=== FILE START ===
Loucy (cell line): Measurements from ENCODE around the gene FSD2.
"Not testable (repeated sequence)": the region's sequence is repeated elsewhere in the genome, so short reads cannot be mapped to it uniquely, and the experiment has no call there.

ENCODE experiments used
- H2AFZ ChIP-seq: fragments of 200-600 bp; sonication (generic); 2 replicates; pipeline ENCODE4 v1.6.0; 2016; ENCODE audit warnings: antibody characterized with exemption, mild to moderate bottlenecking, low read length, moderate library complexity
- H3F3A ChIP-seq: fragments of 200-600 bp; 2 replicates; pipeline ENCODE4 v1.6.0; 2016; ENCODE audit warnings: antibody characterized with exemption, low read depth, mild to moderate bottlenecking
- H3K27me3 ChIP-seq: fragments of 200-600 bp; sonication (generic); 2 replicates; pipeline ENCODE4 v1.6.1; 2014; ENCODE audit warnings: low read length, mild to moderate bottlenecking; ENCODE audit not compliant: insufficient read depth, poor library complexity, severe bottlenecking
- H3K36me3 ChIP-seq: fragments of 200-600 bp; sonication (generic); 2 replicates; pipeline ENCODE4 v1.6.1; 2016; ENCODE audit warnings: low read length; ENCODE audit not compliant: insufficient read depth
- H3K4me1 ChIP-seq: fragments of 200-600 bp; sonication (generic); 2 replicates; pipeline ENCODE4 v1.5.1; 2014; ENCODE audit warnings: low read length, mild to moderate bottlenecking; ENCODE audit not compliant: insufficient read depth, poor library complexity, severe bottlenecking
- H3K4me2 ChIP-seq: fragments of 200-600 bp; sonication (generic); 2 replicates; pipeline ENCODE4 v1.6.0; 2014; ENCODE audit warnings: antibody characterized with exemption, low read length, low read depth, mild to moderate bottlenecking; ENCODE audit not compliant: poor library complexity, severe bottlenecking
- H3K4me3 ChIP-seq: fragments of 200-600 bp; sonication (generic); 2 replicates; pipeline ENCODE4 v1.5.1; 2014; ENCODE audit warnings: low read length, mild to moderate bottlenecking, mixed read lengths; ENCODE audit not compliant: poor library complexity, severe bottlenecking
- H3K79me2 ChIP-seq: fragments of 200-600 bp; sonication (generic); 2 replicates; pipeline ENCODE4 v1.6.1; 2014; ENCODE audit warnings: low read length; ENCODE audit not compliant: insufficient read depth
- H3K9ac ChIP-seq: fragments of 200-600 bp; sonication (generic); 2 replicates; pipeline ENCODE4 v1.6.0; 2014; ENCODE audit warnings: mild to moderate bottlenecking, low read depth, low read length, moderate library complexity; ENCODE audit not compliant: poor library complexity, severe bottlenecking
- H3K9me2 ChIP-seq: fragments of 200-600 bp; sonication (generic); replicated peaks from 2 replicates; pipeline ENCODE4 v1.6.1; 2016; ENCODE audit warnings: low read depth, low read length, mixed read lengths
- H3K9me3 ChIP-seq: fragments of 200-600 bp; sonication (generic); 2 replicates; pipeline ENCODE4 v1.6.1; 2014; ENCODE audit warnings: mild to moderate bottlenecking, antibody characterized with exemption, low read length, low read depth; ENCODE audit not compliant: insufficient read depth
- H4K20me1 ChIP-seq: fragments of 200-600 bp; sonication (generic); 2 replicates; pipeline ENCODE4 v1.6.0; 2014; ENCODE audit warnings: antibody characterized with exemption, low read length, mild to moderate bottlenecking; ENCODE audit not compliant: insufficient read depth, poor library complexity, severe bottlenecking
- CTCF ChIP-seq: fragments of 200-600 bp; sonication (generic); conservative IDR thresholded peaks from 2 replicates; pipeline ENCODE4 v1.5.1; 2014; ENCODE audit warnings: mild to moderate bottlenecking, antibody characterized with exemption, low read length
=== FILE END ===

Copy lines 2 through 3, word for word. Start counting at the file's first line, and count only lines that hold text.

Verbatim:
"Not testable (repeated sequence)": the region's sequence is repeated elsewhere in the genome, so short reads cannot be mapped to it uniquely, and the experiment has no call there.

ENCODE experiments used